Procrastinators rejoice: There’s still time to file taxes
If you woke up in a panic realizing that Sunday was April 15, relax. You’ve got until Tuesday to file and pay your taxes without facing a penalty.
April 15 falls on Sunday this year and Monday is Emancipation Day, a holiday in Washington D.C. That gives taxpayers nationwide until Tuesday to get the job done.
Procrastinators can take some solace in knowing that as of Friday 40 million Americans hadn’t filed their taxes, according to the IRS. Still, this is no time to dawdle; here are some tips for you last-minute filers:
How to file: The IRS says that electronic filing is the best way to avoid common mistakes. That’s because the software does the calculations, flags common errors and prompts taxpayers to provide missing information.
It’s quicker than dropping something in the mail. Plus, electronic filers typically get their refund faster if due one.
You can use any electronic filing method you choose, but it’s worth noting that the IRS says about 70 percent of taxpayers are eligible to file their tax return at no charge by using IRS Free File software. It can be accessed at the IRS website at IRS.gov.
Take your time: Yes, it’s crunch time but try not to rush.
Lisa Greene-Lewis, CPA at TurboTax, said the most important tip for entering information is to take your time. One of the most common mistakes taxpayers make when rushing is gathering incorrect Social Security numbers for their children and spouses. Some even misspell their own names.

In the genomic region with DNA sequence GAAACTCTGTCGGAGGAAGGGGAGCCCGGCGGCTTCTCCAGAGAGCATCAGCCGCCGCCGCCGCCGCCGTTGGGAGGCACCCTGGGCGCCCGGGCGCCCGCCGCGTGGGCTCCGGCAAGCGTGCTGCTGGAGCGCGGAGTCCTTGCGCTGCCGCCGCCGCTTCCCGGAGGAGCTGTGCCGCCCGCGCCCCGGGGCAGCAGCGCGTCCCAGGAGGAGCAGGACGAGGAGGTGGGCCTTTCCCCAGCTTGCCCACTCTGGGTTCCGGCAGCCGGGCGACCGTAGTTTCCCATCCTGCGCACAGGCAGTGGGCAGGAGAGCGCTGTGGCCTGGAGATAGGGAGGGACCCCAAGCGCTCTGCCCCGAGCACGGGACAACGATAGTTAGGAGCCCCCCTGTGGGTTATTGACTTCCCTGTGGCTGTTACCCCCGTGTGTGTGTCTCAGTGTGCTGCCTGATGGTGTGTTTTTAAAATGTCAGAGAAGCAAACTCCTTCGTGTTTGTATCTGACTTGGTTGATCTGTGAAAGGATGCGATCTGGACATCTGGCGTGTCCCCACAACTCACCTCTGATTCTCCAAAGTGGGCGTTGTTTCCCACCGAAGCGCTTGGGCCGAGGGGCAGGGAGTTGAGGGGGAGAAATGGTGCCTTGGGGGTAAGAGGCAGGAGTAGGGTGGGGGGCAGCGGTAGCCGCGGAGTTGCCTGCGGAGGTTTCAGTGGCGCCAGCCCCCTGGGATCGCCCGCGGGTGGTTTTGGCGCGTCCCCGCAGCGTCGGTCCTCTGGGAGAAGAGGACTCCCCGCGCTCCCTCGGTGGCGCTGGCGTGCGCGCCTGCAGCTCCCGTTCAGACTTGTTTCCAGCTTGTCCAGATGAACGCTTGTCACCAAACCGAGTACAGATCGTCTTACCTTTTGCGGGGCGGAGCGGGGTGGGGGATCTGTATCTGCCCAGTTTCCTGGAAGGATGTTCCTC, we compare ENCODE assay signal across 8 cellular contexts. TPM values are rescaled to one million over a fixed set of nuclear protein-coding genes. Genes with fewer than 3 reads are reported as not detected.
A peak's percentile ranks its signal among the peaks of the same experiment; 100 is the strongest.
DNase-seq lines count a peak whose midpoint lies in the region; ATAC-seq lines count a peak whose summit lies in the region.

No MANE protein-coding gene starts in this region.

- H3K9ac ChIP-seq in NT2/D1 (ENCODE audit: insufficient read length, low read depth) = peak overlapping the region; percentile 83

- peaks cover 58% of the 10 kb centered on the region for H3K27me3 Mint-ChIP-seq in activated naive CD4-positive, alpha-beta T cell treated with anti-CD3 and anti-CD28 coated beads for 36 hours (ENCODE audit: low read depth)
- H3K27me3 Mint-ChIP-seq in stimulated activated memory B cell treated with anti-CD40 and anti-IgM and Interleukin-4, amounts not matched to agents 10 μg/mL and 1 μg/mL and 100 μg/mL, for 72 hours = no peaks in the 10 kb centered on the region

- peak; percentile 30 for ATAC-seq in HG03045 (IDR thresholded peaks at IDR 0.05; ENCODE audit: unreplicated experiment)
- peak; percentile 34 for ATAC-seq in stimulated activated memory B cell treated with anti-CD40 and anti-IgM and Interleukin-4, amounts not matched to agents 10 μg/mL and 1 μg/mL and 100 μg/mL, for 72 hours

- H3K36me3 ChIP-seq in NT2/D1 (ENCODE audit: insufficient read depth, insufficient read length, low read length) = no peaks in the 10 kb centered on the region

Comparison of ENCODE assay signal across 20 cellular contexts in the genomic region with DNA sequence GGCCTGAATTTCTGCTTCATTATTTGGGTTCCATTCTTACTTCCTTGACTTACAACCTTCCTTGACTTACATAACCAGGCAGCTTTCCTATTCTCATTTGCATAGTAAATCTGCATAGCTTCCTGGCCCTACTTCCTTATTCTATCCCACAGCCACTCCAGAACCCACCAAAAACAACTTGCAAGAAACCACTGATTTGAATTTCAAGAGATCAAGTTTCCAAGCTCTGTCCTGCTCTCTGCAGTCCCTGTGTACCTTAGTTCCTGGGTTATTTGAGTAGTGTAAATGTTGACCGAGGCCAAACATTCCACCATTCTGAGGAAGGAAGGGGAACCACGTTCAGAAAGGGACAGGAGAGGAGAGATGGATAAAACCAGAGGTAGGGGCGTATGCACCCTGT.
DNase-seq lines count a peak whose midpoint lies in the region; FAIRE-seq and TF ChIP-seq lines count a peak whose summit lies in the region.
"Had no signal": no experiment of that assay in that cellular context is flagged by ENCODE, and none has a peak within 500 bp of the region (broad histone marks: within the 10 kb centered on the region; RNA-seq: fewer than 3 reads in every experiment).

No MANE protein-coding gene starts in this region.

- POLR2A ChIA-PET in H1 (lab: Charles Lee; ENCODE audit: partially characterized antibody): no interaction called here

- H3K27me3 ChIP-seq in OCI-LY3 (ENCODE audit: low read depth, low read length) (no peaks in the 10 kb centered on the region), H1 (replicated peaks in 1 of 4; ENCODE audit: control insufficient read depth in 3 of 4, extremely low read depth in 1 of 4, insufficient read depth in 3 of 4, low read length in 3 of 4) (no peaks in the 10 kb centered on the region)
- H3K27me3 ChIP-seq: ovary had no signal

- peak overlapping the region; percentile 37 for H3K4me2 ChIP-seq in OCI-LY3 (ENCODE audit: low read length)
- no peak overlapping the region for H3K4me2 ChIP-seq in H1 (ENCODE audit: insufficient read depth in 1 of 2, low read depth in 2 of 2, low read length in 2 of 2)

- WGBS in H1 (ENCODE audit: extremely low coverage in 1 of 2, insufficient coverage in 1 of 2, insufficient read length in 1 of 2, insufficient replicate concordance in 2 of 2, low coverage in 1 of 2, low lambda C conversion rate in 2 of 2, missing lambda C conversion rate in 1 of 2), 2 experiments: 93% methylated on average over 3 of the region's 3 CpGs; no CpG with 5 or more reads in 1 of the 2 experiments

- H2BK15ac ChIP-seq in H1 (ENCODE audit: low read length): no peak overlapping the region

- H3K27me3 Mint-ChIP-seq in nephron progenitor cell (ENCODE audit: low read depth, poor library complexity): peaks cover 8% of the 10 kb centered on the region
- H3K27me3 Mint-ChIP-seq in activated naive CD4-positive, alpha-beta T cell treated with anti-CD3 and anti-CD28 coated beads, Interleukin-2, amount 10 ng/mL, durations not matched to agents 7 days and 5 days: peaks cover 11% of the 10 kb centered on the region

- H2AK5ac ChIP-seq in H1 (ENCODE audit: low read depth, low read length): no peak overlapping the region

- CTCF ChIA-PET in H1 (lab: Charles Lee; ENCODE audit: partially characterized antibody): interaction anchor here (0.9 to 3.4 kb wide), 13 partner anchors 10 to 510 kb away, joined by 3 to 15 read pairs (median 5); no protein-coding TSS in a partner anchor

Instead, carefully gather and enter your Social Security number, income information and banking information, if needed. It will take more time in the long-run to correct your mistakes and will delay any refunds.
Seek help: Telephone calls to the IRS may have long wait times. Ditto if you try to go to somewhere in person, such as a tax assistance center.
Instead, the IRS website should be your first stop for finding answers to most basic tax questions. Popular tax software providers have their own solutions too. TurboTax now offers live on-demand video to communicate with a credentialed CPA or enrolled agent who can answer your questions.
Ask for more time: If you really can’t get your tax return done, seek an extension. But getting an extension only gives you more time to file your return — you still have to pay what you owe now.
The IRS allows you to request an automatic six-month extension to file your return when you pay online.
If you owe money and cannot pay immediately, you can ask the IRS for installment agreements when you file your taxes. That will allow you to pay your tax debt over six years. You also can ask about other repayment methods or forgiveness by contacting the IRS.
Do better next time: There are a number of reasons to try to file your taxes sooner rather than later.
If you are due a refund, the sooner you file, the sooner you’ll get it. And filing earlier in the season gives you time to more carefully prepare your returns and avoid errors.
But most importantly, filing early helps cut down on the risk for identity theft by essentially beating the criminals to the punch. Once your return is filed with the IRS, the information — most notably your Social Security number — is locked and cannot be used by anyone who might want to fraudulently claim a tax refund. And identity theft remains a common problem.